Ideas Y Valores 61 (150):203-228 (2012)

Authors
Gabriela Rossi
Pontificia Universidad Católica de Valparaíso
Abstract
En el artículo se examinan los dos intentos de Aristóteles por explicar el fenómeno de las acciones voluntarias e involuntarias: Ética Eudemia (EE) II 6-9 y Ética Nicomaquea (EN) III 1. Entre ambos tratamientos hay muchas coincidencias, pero también diferencias sustantivas, tanto en la caracterización de las acciones involuntarias como en la estrategia argumentativa general y la definición de lo voluntario. El artículo procura dar cuenta de dichas diferencias de contenido en función de la estrategia metodológica general por la que opta Aristóteles en uno y otro caso. The article examines Aristotle's two attempts to explain the phenomena of voluntary and involuntary actions: Eudemian Ethics (EE) II 6-9 and Nicomachean Ethics (EN) III 1. Though there are notorious coincidences, there are also substantial differences between them in the characterization of involuntary actions, in the general argumentative strategy, and in the definition of voluntary actions. The paper endeavors to account for these material differences on the basis of the general methodological strategy used by Aristotle in each case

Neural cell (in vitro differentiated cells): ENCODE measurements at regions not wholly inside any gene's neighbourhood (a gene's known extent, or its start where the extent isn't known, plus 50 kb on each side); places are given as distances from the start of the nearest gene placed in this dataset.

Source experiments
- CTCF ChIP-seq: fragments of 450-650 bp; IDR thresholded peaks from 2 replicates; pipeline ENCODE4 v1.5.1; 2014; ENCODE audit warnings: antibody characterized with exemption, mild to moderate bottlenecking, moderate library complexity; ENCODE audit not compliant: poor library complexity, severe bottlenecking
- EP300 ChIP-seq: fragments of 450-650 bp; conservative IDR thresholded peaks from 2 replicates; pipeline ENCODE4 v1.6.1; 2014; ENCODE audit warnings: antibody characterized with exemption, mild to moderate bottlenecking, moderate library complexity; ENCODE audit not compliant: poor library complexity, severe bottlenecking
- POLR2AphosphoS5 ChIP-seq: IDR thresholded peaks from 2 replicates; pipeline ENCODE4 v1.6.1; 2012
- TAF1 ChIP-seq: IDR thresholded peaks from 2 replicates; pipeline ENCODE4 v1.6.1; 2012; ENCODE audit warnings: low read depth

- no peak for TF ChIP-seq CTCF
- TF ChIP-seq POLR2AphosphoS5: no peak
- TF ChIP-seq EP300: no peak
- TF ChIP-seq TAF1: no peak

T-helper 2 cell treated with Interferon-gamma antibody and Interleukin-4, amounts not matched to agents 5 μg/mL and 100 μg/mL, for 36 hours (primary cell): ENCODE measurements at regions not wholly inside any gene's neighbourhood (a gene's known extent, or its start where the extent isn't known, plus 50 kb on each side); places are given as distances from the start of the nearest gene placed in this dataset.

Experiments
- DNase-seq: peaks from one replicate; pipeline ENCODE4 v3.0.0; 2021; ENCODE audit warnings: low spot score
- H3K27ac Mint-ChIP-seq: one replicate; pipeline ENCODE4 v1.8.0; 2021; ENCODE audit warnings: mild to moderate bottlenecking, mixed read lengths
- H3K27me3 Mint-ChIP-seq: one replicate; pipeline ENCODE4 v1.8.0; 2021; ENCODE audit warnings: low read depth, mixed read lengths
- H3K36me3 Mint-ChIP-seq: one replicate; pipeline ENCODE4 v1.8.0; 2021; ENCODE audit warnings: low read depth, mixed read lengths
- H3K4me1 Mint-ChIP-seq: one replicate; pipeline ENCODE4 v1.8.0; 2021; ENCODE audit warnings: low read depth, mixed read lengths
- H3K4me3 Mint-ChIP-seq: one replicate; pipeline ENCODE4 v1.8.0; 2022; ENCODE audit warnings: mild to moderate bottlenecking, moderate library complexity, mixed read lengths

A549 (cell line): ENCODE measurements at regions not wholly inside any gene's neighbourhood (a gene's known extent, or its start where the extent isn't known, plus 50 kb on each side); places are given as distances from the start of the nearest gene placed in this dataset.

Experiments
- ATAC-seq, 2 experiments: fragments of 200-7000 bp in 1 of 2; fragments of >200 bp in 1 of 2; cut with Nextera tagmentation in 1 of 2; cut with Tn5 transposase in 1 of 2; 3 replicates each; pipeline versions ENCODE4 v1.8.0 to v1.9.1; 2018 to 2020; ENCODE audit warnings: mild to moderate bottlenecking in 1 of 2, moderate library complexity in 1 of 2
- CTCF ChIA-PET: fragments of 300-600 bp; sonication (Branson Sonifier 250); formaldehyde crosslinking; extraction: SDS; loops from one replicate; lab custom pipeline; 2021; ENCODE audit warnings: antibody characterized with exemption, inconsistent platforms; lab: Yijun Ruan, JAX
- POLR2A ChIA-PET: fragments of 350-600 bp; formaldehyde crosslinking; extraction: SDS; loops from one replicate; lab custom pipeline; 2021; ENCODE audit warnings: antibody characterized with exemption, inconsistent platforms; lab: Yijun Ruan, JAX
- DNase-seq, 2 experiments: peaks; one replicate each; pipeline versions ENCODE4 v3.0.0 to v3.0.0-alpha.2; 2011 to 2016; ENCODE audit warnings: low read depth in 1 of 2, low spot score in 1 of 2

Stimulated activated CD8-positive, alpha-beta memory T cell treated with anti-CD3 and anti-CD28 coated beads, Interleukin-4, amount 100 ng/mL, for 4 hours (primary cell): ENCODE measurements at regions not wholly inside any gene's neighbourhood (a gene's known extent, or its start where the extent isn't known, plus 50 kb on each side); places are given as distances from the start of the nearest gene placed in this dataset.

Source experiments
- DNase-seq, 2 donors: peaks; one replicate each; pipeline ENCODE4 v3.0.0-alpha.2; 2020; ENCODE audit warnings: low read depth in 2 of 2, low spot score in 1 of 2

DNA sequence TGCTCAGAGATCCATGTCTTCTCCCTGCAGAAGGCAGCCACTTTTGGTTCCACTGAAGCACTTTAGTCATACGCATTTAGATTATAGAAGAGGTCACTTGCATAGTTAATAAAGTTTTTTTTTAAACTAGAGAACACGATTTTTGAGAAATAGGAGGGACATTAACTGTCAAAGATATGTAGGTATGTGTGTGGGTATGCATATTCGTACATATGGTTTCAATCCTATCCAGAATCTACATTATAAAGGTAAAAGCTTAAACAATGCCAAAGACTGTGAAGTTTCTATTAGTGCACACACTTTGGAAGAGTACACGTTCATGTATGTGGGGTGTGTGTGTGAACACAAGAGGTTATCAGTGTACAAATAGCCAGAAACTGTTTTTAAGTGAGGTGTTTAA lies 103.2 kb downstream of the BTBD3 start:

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References found in this work BETA

Aristotle and the Methods of Ethics.Jonathan Barnes - 1980 - Revue Internationale de Philosophie 34 (3):490.
Aristotle and the Problems of Method in Ethics.Marco Zingano - 2007 - Oxford Studies in Ancient Philosophy 32:297-330.
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Reason and Responsibility in Aristotle.Terence H. Irwin - 1980 - In Amélie Oksenberg Rorty (ed.), Essays on Aristotle's Ethics. University of California Press. pp. 117--155.
Aristotle.L. D. Dowdall, J. A. Smith & W. D. Ross - 1910 - Journal of Hellenic Studies 30 (8):386.

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